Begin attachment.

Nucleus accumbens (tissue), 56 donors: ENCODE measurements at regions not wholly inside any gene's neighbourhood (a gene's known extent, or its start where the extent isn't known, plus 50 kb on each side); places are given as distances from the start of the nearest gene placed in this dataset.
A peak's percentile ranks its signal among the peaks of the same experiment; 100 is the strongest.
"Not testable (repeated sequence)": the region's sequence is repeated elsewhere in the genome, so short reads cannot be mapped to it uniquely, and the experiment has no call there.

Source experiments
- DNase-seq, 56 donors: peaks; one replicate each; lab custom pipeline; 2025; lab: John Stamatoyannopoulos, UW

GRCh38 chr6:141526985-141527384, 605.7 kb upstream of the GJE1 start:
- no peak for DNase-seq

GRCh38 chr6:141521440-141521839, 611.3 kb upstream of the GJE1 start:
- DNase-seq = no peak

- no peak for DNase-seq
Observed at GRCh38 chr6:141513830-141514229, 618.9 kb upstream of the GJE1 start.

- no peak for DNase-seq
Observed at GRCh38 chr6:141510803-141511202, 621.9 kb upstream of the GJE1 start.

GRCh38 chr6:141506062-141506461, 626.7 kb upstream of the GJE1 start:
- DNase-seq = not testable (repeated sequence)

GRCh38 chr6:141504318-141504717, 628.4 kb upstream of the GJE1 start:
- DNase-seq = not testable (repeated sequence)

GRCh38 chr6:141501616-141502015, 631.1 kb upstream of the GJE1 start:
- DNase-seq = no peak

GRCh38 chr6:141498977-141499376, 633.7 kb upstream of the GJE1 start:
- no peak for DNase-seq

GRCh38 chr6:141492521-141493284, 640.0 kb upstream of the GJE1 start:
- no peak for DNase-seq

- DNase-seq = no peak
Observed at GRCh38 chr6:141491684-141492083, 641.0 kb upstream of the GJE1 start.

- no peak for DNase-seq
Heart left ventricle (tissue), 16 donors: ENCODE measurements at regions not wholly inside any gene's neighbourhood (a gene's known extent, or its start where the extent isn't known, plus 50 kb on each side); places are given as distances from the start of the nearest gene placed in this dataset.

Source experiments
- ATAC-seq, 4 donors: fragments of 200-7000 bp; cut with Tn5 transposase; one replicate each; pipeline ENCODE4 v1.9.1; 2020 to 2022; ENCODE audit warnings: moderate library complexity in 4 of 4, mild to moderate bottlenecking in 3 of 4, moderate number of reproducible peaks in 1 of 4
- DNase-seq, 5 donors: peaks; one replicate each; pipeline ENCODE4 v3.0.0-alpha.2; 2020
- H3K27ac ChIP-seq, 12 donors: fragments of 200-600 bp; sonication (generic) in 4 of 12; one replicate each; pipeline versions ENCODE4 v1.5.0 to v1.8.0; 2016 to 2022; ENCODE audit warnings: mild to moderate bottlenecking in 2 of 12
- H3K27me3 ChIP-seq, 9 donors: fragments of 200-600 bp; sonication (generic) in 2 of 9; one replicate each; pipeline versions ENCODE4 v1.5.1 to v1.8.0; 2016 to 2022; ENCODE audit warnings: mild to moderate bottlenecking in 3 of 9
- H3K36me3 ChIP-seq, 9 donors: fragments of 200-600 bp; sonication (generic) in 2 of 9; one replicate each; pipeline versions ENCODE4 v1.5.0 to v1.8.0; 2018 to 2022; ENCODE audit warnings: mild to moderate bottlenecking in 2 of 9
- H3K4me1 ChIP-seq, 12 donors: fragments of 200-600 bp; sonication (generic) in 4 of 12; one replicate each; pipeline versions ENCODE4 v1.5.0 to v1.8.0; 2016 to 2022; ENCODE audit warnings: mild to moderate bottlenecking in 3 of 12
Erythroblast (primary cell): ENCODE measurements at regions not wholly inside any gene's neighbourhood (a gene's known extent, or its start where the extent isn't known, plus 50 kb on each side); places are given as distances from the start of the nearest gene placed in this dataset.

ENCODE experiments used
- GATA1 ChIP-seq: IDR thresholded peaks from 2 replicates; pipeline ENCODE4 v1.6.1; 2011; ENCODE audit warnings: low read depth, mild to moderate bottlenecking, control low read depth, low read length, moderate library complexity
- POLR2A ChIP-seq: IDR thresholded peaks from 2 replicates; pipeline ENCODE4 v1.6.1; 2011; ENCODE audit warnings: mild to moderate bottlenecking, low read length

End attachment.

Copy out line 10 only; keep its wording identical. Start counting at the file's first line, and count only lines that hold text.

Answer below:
- no peak for DNase-seq